Leonard Coach of the Year and Hall of Fame winners, from left to right: Stephanie Marisca (Life Coach of the Year); Wendy Capland (Coach Hall of Fame); Kate Hyland Mercer (Business Coach of the Year); Cheryl Richardson (Coach Hall of Fame); Chrissy Carew, (Coach Hall of Fame); Dawn Quesnel (Career Coach of the Year).

VOLUME 10 NUMBER 1

49

final say
Reproduced with the permission of choice Magazine, www.choice-online.com
By Maggie Currie
o many of us focus so much on caring for others that we forget all about caring for ourselves. But when we dont take the time to care for ourselves, it can be extremely damaging to our health. It is often instilled into us as we grow up that we should care for others first and ourselves last. But I think this belief is wrong and it is not selfish to look after ourselves first. There is a story that really hits home with me and affects me every time I read it. A mother was taking a flight on a plane with her twin daughters, aged five. There was an emergency, the oxygen masks came down and the mother, although she had listened to

SHARING thoughts and wisdom toward better coaching

Reproduced with the permission of choice Magazine, www.choice-online.com

Put Your Own Mask On First!


Why we should care for ourselvesbefore caring for others

samples of the caregivers DNA. They measured the length of their telomeres, which are essentially the end caps on DNA; the nearest I can come to describing these is something like the plastic end caps on shoelaces. As we age, our telomeres gradually shorten just like the end caps on shoelaces get worn away. Interestingly, measuring the length of telomeres is one of the most accurate ways of measuring the age of the body. Studying the telomeres of 39 women who cared for chronically ill children and 19 women who were mothers to healthy children, the researchers found that the telomeres of the most stressed caregivers were 15 percent shorter than those of the least stressed women. The scientists concluded that

 Kindness to ourselves is like taking a breath. It replenishes us so that we can give even more.
the safety announcements and knew what to do with her mask, did not put her mask on first. Instead she tried to get masks on her twin daughters to no avail. Because she had not put her mask on she soon could not breathe, became unconscious and couldnt help herself or her daughters. All of them died. If she had put her mask on first she would have been able to calmly fit the masks on her daughters and they would probably all have survived. So no, it is not selfish to look after yourself first; it is vital. A study of caregivers in 2004 highlighted how caring for others too much can hurt us. Examining a group of caregivers who looked after chronically ill children, scientists at the University of California in San Francisco analyzed this degree of shortening was equivalent to at least 10 years of extra aging. In 2007 a study of caregivers of Alzheimers patients found something similar. University of Ohio scientists studied the telomeres of 41 caregivers of Alzheimers patients and compared them with the telomeres of noncaregivers, once again finding that the caregivers had much shorter telomeres. Giving too much can hurt us. It is important that we learn to care for ourselves, too. It doesnt make us unkind or selfish. Were not caring less for those who depend upon us. Were not saying, I matter more than you. We are simply caring for our own needs and looking after our own health, so that we have more to give in future. For people who give too much and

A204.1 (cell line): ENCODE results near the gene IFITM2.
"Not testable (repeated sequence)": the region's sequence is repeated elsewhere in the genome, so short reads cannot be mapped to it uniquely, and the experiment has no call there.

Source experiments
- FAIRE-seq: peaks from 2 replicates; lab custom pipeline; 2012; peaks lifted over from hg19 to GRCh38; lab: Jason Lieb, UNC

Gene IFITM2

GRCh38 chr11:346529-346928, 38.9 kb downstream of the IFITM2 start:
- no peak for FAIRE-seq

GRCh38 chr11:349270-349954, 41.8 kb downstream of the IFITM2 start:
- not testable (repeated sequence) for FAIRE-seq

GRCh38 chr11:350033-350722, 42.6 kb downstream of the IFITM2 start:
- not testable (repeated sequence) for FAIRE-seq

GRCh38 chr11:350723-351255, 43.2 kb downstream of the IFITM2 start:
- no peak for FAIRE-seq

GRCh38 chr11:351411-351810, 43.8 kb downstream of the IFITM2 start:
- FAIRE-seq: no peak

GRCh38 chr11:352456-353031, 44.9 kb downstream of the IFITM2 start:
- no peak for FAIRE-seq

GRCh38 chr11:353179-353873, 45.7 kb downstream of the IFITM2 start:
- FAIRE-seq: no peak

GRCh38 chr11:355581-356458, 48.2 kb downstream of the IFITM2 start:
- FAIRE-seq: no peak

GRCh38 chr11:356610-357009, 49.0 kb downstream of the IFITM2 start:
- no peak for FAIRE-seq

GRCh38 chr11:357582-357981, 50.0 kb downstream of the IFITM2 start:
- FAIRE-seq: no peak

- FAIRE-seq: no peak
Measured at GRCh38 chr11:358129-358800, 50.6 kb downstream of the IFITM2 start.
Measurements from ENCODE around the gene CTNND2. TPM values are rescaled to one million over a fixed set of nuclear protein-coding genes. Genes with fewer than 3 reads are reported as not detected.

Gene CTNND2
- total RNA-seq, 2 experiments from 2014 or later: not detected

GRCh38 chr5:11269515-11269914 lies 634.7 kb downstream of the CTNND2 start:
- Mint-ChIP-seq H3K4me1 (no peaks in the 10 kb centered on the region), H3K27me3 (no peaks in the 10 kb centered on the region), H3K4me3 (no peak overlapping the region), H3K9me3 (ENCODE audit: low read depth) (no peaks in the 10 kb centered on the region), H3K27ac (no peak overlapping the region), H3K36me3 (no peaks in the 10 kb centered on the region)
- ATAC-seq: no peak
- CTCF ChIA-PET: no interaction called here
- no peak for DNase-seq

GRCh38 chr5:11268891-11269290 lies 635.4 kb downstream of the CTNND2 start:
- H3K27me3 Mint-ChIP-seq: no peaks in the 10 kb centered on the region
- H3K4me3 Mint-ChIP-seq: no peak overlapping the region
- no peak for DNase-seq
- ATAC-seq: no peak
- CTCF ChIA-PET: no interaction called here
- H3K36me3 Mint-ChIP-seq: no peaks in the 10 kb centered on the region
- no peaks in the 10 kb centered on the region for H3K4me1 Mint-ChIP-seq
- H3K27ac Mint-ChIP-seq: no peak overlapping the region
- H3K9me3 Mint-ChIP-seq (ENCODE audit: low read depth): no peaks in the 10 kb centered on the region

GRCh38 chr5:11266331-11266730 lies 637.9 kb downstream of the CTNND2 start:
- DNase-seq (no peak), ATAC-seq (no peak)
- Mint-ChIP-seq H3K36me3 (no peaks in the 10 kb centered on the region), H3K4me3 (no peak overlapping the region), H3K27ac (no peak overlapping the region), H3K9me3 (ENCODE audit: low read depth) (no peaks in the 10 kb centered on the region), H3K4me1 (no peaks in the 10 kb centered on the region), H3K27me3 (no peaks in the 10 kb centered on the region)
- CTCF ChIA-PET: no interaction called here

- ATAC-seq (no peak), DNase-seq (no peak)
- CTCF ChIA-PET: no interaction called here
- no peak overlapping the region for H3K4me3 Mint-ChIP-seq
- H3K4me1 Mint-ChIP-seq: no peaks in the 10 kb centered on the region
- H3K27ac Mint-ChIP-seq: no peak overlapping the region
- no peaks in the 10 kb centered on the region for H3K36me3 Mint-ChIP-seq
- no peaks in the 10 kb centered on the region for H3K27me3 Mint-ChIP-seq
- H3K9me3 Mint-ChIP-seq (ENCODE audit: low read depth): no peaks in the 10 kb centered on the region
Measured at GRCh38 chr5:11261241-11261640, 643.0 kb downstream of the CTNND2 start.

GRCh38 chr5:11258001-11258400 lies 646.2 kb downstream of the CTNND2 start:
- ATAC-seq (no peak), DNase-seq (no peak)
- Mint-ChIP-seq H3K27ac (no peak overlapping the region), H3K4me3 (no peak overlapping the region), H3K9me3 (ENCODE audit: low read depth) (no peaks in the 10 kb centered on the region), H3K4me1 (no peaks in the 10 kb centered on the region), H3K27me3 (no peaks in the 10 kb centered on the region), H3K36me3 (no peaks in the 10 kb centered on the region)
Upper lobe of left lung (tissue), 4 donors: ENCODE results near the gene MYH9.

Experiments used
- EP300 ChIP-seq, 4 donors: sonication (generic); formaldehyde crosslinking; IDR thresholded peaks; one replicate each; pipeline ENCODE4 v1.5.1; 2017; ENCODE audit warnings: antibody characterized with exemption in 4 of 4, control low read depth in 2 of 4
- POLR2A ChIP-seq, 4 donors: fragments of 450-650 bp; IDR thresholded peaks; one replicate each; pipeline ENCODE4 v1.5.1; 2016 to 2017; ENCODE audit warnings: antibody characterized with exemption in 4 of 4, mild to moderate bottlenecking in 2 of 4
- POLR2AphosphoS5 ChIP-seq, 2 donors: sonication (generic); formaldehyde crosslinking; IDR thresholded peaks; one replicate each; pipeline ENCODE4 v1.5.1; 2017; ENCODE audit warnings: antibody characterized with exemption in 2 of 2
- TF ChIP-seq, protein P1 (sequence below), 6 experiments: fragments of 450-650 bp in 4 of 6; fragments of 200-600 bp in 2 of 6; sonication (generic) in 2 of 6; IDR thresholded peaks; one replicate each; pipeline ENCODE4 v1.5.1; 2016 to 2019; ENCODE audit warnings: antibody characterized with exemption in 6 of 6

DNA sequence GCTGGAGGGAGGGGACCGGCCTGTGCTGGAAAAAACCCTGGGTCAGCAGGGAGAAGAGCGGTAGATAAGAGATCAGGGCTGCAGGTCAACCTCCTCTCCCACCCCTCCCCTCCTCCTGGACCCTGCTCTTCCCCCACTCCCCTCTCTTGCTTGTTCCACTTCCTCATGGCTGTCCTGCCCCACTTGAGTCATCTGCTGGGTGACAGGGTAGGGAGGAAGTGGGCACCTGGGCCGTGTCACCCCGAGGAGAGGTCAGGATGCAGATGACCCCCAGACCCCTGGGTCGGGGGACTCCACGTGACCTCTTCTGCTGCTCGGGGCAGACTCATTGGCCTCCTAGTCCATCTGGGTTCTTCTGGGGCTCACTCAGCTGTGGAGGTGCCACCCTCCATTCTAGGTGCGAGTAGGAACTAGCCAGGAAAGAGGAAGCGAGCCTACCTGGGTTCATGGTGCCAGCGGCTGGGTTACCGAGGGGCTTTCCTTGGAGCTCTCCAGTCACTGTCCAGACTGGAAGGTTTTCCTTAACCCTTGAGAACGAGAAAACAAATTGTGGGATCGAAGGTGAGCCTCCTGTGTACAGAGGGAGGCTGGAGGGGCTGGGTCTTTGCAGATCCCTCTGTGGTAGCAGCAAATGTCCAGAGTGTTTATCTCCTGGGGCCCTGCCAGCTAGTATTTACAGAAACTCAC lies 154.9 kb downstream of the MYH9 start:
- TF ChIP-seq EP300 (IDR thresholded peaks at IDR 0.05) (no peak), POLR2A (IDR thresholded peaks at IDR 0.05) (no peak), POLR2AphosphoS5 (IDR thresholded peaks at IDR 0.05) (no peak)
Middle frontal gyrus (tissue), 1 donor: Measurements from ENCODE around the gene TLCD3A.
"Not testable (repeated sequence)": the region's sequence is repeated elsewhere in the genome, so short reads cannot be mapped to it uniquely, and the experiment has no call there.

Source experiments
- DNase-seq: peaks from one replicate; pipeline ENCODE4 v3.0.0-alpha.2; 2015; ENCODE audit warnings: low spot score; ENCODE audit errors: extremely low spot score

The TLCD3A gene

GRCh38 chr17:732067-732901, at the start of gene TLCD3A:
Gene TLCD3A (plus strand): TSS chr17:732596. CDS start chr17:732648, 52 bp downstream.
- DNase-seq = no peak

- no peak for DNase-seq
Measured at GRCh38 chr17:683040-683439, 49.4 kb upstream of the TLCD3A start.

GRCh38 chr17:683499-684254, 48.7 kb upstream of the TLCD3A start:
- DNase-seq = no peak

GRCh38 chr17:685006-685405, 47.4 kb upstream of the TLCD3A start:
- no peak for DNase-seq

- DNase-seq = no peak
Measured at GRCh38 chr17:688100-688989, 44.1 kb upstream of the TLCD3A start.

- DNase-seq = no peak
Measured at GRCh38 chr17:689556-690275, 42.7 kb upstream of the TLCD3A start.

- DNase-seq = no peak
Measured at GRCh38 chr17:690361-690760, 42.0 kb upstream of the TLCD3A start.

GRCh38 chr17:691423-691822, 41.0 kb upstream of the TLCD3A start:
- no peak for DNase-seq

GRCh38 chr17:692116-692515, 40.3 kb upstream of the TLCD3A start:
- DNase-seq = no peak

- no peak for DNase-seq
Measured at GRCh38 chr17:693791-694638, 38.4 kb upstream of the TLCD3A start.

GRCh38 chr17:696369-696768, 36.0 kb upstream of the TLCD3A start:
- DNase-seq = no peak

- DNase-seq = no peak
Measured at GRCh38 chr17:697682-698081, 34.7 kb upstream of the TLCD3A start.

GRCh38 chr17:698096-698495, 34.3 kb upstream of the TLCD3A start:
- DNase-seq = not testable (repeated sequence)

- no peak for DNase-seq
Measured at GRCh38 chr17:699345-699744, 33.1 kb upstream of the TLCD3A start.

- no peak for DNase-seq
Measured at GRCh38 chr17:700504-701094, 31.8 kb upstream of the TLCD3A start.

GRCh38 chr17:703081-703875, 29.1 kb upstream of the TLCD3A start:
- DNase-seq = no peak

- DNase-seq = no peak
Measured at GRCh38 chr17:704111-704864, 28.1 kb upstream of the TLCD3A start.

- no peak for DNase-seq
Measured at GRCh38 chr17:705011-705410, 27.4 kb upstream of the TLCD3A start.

are feeling tired and/or stressed, the question I always ask is, If it was a friend or loved one who was in your position, what would you advise them? We know what to do, but how often do we do what we know? One way to think of it is like blowing up a balloon. We exhale a full breath and the balloon begins to inflate. But what do we do next? We take in a large breath to enable us to put more air in the balloon. Kindness to ourselves is like taking a breath. It replenishes us so that we can give even more. If we forget to take a breath we eventually have nothing more to give, and the balloon is left to deflate. We help others more when we also care for ourselves. Kindness can make the world a better place, but we must not forget to show kindness to ourselves, too.

50

VOLUME 10 NUMBER 1

Reproduced with the permission of choice Magazine, www.choice-online.com

Reproduced with the permission of choice Magazine, www.choice-online.com

Reproduced with the permission of choice Magazine, www.choice-online.com

Reproduced with the permission of choice Magazine, www.choice-online.com